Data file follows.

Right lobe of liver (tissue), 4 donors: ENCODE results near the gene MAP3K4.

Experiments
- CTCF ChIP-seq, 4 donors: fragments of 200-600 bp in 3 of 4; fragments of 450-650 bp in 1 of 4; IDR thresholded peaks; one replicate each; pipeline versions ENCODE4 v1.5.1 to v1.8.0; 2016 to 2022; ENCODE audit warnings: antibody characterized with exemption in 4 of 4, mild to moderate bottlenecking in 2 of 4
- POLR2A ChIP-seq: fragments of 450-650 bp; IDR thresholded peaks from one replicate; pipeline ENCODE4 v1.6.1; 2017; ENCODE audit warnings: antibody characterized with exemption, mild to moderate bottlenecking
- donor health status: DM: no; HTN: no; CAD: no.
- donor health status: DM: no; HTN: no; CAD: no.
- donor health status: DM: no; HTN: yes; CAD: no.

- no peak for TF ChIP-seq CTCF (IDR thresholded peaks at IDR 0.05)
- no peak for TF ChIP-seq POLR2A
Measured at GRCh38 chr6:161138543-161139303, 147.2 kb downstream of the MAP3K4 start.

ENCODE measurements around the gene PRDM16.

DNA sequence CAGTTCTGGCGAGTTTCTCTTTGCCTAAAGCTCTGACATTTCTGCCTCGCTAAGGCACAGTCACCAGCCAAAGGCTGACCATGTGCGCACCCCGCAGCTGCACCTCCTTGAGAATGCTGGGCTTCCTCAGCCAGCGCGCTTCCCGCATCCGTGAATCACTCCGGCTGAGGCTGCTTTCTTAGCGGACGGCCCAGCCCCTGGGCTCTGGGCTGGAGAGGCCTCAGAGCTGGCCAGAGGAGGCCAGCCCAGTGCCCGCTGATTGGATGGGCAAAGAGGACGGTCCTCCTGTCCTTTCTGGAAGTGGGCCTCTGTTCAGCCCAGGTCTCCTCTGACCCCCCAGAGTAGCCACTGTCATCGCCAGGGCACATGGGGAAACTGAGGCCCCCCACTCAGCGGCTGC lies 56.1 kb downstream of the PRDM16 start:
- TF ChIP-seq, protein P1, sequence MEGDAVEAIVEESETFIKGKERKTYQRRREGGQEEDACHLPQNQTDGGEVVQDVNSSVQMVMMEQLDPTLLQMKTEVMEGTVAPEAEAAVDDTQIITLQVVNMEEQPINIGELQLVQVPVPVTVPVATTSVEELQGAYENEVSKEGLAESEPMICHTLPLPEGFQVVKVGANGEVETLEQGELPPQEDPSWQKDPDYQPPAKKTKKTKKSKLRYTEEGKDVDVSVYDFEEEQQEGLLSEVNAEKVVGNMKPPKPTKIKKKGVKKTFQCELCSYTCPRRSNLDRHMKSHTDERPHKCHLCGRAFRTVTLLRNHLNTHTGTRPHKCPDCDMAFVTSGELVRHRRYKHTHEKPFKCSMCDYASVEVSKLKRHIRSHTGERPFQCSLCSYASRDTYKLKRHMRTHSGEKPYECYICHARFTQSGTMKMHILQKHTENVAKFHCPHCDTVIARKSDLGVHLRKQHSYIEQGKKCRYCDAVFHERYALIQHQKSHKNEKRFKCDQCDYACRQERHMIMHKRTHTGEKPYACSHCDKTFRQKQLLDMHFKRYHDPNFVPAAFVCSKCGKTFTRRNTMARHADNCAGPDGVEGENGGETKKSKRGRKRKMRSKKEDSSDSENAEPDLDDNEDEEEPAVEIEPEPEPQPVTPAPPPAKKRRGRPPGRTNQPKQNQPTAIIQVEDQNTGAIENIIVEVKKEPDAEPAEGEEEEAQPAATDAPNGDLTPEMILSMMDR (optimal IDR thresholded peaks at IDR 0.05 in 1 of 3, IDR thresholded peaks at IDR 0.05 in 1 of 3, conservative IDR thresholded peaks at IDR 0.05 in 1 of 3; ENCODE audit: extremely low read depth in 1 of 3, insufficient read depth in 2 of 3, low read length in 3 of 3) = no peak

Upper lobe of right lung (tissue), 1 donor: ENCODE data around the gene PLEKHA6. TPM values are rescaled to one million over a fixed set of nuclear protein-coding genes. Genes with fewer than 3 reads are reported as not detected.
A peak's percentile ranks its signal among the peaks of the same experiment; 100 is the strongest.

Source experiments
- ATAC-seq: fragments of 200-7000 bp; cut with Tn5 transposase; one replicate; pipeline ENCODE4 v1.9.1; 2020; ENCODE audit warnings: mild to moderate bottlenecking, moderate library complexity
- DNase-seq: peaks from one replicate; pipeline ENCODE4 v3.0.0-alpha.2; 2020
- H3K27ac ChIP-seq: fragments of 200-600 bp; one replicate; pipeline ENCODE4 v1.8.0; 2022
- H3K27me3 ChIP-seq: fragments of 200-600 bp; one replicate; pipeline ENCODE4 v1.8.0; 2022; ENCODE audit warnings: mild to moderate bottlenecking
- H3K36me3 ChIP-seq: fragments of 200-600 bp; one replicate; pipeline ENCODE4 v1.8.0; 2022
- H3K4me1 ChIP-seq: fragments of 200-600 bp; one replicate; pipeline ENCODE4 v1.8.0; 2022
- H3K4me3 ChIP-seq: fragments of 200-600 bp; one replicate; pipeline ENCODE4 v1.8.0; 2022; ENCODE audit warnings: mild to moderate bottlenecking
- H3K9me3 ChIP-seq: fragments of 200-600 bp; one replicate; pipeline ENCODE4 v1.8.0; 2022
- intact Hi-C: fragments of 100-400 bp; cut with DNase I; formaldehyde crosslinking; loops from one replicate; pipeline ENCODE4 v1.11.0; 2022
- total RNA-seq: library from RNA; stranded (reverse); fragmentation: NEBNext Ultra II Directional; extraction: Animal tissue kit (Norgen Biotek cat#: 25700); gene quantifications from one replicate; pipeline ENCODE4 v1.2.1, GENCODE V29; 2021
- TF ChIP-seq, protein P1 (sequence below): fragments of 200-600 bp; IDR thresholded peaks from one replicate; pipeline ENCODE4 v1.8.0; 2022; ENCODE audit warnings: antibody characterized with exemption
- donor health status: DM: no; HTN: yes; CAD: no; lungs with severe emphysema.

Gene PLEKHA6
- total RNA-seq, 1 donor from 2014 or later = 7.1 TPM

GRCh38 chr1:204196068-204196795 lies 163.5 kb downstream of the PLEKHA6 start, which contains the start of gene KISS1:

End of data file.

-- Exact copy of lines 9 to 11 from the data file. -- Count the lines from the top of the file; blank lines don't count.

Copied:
- no peak for TF ChIP-seq POLR2A
Measured at GRCh38 chr6:161138543-161139303, 147.2 kb downstream of the MAP3K4 start.

ENCODE measurements around the gene PRDM16.